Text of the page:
Open science - Making our knowledge available to all
According to UNESCO, open science is defined as an inclusive construct that combines various movements and practices aiming to make multilingual scientific knowledge openly available, accessible and reusable for everyone, to increase scientific collaborations and the sharing of information for the benefit of science and society, and to open the processes of scientific knowledge creation, evaluation and communication to societal actors beyond the traditional scientific community.
To learn how the Royal Institute for Cultural Heritage is working towards the same goal, meet Erik Buelinckx, head of the Information Centre, Stephanie Buyle, data manager, and Wim Fremout, heritage scientist in KIK-IRPA’s Painting Lab and coordinator of HESCIDA and E-RIHS.be
When did digital transformation start at the Institute, and where are you heading?
EB: At the end of the 80s, the Institute noticed the possibilities for the emerging digital technologies in its mission to document, study and preserve Belgium’s cultural and artistic heritage and to make the information that was and is assembled and created during this process accessible to the public. The arrival of the internet and new ideas about freedom of information, combined with the public role of an institute like ours, naturally evolved into making all this work available to the public as much as possible. When I arrived at the end of the 90s, this extensive database of descriptions and depictions of artworks and other cultural heritage representations was already being used. And there was also a functional website where people could search and view this information with many primarily low-resolution images. We have over 1.000.000 photographs of artworks and all kinds of cultural heritage items, buildings, landscapes, popular, historical, cultural and political events, and much more. And all this is available to the public.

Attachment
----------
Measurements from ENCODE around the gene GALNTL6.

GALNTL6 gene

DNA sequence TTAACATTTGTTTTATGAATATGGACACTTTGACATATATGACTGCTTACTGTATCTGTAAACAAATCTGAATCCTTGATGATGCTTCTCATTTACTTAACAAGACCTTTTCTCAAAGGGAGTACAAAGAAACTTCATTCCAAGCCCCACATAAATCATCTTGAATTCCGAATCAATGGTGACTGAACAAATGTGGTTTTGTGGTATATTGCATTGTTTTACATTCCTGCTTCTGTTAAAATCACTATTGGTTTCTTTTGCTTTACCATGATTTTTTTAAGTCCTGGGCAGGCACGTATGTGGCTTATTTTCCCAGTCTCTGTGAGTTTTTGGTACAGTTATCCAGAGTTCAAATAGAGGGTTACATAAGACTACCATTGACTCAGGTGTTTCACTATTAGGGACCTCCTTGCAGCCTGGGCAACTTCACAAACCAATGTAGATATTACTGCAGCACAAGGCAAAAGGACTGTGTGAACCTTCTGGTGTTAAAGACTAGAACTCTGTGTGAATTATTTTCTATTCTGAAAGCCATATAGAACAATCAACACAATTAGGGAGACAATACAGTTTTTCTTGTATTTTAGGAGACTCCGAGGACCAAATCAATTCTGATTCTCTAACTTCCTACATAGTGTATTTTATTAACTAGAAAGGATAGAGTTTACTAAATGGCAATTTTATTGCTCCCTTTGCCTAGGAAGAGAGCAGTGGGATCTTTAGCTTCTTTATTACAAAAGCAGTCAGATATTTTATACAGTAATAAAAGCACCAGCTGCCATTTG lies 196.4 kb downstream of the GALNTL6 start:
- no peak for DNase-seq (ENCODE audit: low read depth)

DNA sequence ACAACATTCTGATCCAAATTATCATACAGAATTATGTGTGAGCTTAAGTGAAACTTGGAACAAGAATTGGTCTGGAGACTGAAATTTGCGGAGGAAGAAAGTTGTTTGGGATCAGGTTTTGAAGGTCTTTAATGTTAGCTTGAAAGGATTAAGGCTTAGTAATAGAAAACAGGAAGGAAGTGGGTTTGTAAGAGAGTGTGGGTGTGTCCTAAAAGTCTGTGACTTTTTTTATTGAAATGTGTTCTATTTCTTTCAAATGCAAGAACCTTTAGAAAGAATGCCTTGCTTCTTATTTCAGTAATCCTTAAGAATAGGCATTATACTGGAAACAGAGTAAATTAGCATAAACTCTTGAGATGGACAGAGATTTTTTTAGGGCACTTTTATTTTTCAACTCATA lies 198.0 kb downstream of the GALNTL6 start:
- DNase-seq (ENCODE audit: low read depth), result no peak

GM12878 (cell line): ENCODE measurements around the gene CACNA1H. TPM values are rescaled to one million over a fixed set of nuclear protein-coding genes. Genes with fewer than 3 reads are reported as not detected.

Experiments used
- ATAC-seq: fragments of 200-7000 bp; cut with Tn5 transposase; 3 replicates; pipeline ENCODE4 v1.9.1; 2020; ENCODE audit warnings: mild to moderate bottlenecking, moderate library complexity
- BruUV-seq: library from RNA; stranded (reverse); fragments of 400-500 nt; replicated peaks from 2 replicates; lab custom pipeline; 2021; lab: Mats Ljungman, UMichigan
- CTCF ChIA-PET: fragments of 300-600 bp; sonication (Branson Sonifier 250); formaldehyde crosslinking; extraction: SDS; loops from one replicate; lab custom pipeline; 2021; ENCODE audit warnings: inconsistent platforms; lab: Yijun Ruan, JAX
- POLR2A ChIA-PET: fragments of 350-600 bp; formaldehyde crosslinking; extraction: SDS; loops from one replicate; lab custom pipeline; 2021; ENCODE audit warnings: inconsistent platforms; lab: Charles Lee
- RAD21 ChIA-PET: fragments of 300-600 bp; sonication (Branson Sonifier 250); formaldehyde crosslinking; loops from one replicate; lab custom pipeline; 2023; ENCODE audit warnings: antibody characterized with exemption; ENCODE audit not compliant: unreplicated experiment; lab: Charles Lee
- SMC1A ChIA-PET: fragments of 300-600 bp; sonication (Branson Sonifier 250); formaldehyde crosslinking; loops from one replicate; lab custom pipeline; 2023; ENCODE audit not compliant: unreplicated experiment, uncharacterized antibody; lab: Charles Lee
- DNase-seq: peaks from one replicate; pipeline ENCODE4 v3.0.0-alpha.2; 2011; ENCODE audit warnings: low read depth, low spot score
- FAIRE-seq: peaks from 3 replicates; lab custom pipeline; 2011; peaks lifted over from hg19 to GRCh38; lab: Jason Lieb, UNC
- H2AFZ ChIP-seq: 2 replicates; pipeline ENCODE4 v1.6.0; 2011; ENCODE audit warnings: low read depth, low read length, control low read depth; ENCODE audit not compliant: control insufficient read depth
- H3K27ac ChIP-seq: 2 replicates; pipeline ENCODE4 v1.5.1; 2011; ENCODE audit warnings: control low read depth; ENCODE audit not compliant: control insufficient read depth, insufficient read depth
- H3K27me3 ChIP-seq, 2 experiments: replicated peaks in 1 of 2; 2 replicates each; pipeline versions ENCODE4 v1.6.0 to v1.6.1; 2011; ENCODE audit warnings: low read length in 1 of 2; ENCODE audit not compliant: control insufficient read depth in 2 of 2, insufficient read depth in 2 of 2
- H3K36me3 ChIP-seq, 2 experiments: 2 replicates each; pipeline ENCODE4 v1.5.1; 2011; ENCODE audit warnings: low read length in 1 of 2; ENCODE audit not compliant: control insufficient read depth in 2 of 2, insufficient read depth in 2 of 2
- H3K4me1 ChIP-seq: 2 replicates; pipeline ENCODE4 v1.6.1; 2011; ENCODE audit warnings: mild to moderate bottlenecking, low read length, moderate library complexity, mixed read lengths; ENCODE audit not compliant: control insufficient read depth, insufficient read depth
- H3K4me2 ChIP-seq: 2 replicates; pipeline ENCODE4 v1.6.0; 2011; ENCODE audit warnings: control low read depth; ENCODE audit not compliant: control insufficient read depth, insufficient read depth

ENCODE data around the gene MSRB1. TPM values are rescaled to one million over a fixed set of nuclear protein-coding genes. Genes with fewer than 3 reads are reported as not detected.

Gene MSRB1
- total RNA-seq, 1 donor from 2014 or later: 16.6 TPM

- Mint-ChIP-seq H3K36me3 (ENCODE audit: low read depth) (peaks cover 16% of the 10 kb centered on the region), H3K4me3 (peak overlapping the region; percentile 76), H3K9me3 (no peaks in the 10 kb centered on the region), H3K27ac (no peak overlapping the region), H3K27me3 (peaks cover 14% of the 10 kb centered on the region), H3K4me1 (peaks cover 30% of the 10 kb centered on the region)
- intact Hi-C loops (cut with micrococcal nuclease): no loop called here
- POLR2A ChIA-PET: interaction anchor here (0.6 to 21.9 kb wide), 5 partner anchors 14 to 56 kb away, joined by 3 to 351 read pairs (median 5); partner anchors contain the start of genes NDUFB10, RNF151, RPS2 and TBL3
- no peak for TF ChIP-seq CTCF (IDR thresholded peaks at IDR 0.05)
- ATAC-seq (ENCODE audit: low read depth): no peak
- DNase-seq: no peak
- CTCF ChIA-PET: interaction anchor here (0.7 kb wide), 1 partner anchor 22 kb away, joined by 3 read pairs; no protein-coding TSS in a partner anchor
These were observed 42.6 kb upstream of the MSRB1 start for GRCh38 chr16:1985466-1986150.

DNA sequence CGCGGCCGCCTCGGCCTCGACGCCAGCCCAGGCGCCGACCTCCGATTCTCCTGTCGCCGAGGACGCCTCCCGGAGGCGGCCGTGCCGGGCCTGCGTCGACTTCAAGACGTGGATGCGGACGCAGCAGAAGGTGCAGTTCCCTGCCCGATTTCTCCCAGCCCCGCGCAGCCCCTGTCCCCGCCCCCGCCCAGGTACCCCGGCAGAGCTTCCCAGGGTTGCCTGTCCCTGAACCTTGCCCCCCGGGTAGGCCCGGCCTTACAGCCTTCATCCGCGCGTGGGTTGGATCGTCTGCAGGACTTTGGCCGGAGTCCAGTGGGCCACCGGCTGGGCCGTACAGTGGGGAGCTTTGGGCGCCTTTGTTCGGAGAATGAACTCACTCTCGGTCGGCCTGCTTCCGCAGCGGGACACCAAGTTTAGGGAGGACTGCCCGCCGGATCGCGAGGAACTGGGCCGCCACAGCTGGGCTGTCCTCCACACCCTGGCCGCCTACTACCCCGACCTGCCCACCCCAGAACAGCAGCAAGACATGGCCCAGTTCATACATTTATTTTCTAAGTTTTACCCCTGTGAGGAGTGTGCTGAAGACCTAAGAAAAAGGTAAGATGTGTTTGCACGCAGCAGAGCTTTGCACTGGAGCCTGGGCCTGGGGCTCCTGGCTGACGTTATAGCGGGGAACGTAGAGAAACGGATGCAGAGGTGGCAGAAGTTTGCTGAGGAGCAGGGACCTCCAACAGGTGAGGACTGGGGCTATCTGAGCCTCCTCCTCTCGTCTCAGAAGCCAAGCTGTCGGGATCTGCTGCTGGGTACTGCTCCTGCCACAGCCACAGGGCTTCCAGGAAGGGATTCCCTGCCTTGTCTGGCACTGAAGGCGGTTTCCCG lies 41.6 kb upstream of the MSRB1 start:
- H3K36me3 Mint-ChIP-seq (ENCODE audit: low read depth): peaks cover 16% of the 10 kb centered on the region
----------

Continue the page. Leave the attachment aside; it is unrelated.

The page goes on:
SB: Some years ago, Wim and Erik decided that the current information available through our website still needed to include specific things, especially our scientific research data, which is stored in or linked to our intervention files. So, I was hired to start surveying all the data created at the Institute to set up an institution-wide data management plan.
WF: And quite naturally, the next step is to create a system that will make all this information accessible to the general public as well as to the most specialised researchers. For that, we have created HESCIDA, the Heritage Science Data Archive, a four-year project funded by Belspo, in collaboration with KBR and Art & History Museum, in which we have been laying the groundwork to make research data available too. And at the same time, we will carry out an extensive overhaul of BALaT (our online platform to access the Institute’s collections).
The contents that the Institute offers to the public are quite broad. Who is deciding what will be available?
EB: We have an extensive collection of photographs of diverse cultural heritage. Most of these photographs were already digitised two or three decades ago with the technologies of the late 90s, and as such, 75% of the collection is currently available on BALaT. Since 2003, we have been digitising our photographic negatives in-house, resulting in a much higher quality visual experience. We also digitise our intervention files, which contain all kinds of documents right up to the final reports written by our colleagues in the laboratories and restoration workshops. While we are thankful for the support of Belspo in this digitising effort, we are still confronted with the mass of material we would like to offer in open access to the public. With the same limited means as today, it would take over a hundred years to complete everything. So, we must clarify that whatever research someone does, lots of information is not yet available in digital form but is consultable in our reading room. Our rich collection is aimed at people from different backgrounds, so we ensure this information is adapted to everybody’s needs. We have created a crowdsourcing page for anyone to add or correct information. Help from our users is essential to us. People regularly contact us to help us identify an object they know from a place in their neighbourhood or when they spot some information that needs to be adapted or corrected. We are very open to all these changes as long as they come with good references.